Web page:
About this book
Samuel C. Dellinger (1892–1973) made it his life’s work to ensure that future Arkansans would remember their state’s pre-historic past. He gathered nearly eight thousand prehistoric artifacts in order to keep them from going to out-of-state museums—including Harvard’s Peabody, the Field in Chicago, and the Smithsonian Institution—and private collectors. This collection of prehistoric Native American artifacts is now recognized as one of the finest in the country.
Dellinger was professor and chairman of the zoology department at the University of Arkansas and curator of the university museum from 1925 to 1960. In 1928 Arkansas voters passed an act that prohibited teaching evolution in the schools. He was one of only five faculty members who signed a resolution calling the antievolution bill unconstitutional. He continued to teach his anthropology class, and in 1968 the U.S. Supreme Court declared the law unconstitutional in the case of Epperson v. Arkansas.
This book grew out of an exhibition about Dellinger’s life and work that was curated by Bob Mainfort at the Old State House Museum in Little Rock. The book includes a detailed biography of Dellinger, as well as a discussion of his work, an overview of major collecting efforts in Arkansas by out-of-state institutions, and a history of the University of Arkansas Museum. Lavishly illustrated with over two hundred images of artifacts, this book will now permit archaeologists to see some of the pieces Dellinger’s lifetime of work saved and preserved.
About the author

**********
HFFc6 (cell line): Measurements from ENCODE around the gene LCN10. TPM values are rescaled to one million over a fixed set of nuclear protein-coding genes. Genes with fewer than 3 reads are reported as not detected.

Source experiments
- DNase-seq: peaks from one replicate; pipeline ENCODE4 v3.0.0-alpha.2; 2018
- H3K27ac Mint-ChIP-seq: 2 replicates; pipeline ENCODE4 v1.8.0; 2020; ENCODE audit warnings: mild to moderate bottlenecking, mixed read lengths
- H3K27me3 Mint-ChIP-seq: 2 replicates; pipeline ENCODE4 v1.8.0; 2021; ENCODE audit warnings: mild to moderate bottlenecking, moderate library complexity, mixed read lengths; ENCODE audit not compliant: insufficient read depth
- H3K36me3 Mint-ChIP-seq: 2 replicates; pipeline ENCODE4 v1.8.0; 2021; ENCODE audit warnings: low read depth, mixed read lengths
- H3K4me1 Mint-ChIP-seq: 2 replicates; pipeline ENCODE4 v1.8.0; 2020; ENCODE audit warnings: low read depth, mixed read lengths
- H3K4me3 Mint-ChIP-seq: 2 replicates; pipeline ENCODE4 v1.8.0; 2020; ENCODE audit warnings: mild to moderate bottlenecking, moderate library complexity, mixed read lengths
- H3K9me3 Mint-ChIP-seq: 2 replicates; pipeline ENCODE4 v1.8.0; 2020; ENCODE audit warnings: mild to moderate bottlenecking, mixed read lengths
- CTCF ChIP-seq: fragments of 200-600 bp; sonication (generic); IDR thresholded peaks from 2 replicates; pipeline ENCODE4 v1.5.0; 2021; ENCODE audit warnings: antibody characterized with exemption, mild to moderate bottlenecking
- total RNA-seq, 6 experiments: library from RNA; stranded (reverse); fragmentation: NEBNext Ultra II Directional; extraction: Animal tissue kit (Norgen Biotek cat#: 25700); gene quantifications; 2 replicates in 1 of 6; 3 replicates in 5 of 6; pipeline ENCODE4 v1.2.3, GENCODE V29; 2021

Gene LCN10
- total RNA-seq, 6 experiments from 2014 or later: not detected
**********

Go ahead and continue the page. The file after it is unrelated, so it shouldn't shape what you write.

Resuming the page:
Robert C, Mainfort Jr. is an archaeologist with the Arkansas Archeological Survey and professor of anthropology at the University of Arkansas. He is the author of a number of books, including Arkansas Archaeology and Ancient Earthen Enclosures of Eastern North America.
“A beautiful volume. . . . Presents a useful historic perspective of archaeology within the state and samples of the fine collection obtained by Dellinger.”
—Missouri Archaeological Society Quarterly
“A potent reminder of how much we still owe the state-level, nonprofessional field archaeologists and museum pioneers of the nineteenth- and early twentieth-century.”
—Midcontinental Journal of Archaeology
“A beautiful book . . . a delight to peruse.”
“This is a picture-book that every Arkansan should have . . .. It also serves as an important study tool for archaeologists working in the area.”
“Both an exhibition catalog and an important research and teaching tool.”
—Journal of Southern History
“Belongs on every Arkansas bookshelf.”
—Arkansas Historical Quarterly